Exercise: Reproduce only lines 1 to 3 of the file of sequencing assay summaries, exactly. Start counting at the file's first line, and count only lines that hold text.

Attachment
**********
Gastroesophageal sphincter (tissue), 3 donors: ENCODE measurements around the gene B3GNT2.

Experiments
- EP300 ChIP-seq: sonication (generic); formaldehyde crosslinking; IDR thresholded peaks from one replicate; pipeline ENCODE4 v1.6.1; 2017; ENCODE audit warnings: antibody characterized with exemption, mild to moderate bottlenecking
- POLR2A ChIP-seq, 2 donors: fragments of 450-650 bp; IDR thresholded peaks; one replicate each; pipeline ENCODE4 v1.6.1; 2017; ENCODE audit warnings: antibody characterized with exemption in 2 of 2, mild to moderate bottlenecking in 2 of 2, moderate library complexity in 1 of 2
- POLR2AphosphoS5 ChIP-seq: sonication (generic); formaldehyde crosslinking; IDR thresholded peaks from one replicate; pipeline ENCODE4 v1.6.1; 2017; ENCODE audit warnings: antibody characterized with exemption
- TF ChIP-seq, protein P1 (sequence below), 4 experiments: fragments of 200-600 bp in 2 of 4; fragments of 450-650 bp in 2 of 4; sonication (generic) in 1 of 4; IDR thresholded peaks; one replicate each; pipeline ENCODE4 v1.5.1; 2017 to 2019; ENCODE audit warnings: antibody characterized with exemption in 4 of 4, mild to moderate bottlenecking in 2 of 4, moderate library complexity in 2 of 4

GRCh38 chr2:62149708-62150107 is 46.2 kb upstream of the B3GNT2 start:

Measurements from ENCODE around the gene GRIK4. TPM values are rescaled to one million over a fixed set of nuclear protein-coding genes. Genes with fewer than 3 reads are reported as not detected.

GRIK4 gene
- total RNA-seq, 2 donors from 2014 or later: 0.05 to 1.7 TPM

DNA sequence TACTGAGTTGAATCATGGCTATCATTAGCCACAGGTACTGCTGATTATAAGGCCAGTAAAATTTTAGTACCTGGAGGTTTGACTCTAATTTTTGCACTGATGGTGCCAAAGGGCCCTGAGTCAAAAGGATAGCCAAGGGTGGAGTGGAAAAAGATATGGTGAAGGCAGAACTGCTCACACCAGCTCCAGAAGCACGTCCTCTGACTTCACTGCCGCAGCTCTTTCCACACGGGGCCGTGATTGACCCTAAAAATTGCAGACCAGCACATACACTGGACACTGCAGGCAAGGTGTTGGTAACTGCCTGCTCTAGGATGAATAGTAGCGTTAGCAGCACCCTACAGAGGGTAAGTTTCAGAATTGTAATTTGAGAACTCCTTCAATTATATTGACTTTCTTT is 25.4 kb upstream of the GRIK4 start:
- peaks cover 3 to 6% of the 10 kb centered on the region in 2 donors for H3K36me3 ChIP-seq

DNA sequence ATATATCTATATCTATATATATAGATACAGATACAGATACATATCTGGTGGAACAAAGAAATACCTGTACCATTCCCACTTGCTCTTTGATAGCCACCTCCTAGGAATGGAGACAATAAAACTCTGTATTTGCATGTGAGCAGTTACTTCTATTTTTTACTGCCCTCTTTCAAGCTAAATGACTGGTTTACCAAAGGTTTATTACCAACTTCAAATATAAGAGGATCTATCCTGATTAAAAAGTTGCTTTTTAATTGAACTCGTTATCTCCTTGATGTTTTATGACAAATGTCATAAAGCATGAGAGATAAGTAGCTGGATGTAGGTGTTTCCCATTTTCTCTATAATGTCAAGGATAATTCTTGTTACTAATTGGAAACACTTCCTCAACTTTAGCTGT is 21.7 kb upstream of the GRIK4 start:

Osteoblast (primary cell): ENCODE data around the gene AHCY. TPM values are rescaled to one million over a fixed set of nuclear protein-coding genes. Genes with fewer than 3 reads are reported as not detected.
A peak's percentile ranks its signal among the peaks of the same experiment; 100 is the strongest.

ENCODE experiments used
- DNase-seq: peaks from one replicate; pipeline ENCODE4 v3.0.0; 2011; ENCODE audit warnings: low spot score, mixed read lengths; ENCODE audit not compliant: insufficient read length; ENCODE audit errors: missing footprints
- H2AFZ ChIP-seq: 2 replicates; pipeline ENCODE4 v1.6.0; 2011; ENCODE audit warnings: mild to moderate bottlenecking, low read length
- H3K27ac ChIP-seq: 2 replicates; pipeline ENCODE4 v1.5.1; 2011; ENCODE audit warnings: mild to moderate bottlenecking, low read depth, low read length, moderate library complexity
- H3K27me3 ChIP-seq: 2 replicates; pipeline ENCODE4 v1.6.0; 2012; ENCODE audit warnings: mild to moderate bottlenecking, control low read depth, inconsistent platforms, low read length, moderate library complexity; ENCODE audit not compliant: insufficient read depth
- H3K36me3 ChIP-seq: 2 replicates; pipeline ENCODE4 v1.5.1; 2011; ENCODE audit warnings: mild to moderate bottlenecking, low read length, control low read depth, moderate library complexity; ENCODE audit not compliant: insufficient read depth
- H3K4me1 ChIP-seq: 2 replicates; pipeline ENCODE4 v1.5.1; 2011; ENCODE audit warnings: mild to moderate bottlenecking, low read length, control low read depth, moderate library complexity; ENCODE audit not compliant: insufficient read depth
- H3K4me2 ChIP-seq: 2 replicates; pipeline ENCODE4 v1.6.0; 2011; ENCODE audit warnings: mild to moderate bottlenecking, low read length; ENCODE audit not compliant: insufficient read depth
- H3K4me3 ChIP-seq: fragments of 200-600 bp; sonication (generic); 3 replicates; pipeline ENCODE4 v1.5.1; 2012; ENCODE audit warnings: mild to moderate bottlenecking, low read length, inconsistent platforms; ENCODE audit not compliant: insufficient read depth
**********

Gastroesophageal sphincter (tissue), 3 donors: ENCODE measurements around the gene B3GNT2.

Experiments
- EP300 ChIP-seq: sonication (generic); formaldehyde crosslinking; IDR thresholded peaks from one replicate; pipeline ENCODE4 v1.6.1; 2017; ENCODE audit warnings: antibody characterized with exemption, mild to moderate bottlenecking